# Parallel AMT calculations for investments in S corporations.

The legislative history of the Tax Reform Act of 1986 (TRA) indicates that Congress intended that the alternative minimum tax (AMT) would be a taxing system separate from, but operating parallel to, the regular tax. Under this concept, a taxpayer is required to compute taxable income and tax liability each year under both the AMT and the regular tax. In certain cases, Congress explicitly specified how regular tax principles are to be applied in calculating a taxpayer's AMT income (AMTI). For example, Sec. 59(h) provides that the basis limitations on losses contained in Secs. 704(d) and 1366(d), along with the at-risk rules of Sec. 465, are to be applied for purposes of determining AMTI, taking into account the adjustments and preferences enumerated in Secs. 56, 57 and 58. Similarly, Sec. 58(b)provides that, in computing AMTI, the passive loss rules of Sec. 469 will apply; however, in applying such rules, AMT adjustments and preferences must be taken into account. Finally, Sec. 56(a)(7) states that the adjusted basis of any property subject to an alternative method of basis recovery for AMT purposes will be determined by taking into account those depreciation, depletion and amortization deductions allowable in computing AMTI. The TRA Blue Book makes it clear that these are not the only areas in which regular tax principles are to be taken into account in computing AMTI. For example, the Blue Book specifies that, in computing AMTI, the limitations on capital losses contained in Sec. 1211 are to be applied by reference to AMT asset basis. The clear implication 0f both the statute and the legislative history is that, absent statutory guidance to the contrary, regular tax principles should govern the calculation of AMT.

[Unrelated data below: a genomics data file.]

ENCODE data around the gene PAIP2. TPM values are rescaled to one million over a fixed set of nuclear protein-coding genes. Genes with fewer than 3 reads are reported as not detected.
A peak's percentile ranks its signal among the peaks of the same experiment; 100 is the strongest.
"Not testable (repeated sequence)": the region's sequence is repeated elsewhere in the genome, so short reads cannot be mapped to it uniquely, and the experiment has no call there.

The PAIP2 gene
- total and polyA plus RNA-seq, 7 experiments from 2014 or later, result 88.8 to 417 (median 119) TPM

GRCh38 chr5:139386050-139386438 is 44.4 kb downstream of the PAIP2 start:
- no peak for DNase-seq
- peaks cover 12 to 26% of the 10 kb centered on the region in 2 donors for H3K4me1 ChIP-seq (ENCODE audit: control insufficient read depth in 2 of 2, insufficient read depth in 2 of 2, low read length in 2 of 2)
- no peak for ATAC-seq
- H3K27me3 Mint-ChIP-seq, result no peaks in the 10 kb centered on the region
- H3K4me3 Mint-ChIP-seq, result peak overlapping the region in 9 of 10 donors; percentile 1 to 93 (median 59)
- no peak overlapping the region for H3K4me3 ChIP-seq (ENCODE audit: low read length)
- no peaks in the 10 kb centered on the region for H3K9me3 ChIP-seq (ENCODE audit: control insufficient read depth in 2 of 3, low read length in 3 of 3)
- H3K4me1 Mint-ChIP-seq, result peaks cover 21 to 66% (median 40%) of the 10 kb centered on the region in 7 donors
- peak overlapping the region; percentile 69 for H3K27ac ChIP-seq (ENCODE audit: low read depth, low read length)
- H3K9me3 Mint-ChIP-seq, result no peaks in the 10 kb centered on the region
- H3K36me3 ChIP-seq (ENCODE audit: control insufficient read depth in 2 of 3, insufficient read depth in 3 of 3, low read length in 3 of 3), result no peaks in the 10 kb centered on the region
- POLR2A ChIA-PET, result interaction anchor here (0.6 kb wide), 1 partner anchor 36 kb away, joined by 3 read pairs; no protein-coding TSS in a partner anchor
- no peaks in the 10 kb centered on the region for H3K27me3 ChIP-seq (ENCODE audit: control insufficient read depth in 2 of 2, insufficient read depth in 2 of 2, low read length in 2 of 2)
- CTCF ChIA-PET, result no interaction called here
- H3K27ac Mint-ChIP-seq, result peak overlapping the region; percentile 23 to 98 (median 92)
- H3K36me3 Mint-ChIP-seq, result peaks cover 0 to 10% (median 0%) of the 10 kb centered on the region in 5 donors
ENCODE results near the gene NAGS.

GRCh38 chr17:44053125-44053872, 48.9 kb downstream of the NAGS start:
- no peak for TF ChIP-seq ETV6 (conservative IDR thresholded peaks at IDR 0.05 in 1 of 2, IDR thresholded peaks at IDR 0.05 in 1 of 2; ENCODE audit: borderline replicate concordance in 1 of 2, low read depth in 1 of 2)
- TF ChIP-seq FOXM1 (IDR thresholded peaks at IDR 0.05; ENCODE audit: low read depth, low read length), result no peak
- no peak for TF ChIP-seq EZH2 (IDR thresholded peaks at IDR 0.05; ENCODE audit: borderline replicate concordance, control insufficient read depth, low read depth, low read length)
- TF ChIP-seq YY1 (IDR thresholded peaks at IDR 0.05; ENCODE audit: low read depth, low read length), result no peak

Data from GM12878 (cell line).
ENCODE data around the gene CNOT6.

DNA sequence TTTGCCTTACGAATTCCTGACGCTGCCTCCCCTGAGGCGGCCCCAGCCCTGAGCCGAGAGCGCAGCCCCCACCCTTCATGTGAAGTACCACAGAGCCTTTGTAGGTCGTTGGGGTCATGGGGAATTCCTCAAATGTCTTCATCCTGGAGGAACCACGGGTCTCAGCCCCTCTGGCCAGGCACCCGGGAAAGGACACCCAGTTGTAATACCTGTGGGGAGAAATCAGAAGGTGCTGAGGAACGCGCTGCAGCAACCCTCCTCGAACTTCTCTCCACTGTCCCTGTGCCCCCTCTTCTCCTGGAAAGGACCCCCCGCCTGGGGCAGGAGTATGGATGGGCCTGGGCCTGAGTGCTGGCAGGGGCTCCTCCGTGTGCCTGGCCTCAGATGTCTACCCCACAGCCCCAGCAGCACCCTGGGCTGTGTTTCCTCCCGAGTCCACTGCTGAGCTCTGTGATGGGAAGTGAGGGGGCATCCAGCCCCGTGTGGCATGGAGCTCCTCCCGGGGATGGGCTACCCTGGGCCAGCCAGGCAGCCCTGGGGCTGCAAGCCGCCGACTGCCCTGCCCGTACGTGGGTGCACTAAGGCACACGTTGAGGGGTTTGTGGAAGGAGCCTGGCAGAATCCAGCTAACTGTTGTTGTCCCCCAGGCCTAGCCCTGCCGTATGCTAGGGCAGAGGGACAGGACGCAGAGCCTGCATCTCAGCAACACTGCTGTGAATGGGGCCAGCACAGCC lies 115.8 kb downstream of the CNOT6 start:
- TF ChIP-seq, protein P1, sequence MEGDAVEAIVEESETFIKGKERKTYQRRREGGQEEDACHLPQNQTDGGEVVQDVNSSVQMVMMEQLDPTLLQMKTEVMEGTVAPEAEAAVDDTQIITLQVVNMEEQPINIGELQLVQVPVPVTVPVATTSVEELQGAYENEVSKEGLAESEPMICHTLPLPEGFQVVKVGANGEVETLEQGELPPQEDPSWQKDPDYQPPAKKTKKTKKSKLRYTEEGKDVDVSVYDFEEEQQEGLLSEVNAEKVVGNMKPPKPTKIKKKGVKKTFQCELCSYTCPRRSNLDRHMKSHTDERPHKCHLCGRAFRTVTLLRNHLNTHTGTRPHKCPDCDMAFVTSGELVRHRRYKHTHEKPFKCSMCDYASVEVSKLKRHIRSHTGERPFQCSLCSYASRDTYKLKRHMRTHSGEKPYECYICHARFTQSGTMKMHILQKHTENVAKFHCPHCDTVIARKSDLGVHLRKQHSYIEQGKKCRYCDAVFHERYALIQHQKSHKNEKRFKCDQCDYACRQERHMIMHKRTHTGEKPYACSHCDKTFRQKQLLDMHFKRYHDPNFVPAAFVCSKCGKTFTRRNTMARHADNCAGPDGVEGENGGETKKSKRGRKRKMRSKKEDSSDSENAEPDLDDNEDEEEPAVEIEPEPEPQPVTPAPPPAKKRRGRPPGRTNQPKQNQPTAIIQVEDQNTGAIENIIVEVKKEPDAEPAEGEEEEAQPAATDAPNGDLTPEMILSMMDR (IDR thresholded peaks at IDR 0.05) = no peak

One set of regular tax principles that may be applied in a parallel fashion in computing AMT is found in subchapter S. The principal implication of applying such rules in a parallel fashion is that an S shareholder will have two potentially different bases in his S stock--one for regular tax purposes and another for the AMT. This can, in turn, lead to differing regular tax and AMT computations in a number of situations, including the basis limitation on S losses and the tax consequences of distributions.

Sec. 1366[d] provides that an S shareholder may not deduct losses in excess of the sum of stock and debt basis as computed under Sec. 1367. In general, basis will reflect the shareholder's initial investment, adjusted for income and losses flowing through to the shareholder and for returns of capital or repayments of indebtedness. Any losses in excess of basis may be carried forward indefinitely. Example 1, above at right, illustrates how the maintenance of parallel regular tax and AMT bases in a shareholder's interest may affect the computation of deductible S losses.

Note that the adjustments do not necessarily correspond to the AMT adjustments on Schedule K1, due to the differing impact of the Sec. 13661d1 basis limitation. In addition, note that if ABCD were to repay the indebtedness to A at the end of 1992, A would be required to report a gain of $25,000 for regular tax purposes, since his regular tax basis in the note has been reduced to zero. For AMT purposes, however, there would be no taxable gain, since A's AMT basis equals $25,000; consequently, A should be allowed to take into account a $25,000 negative adjustment in computing AMTI.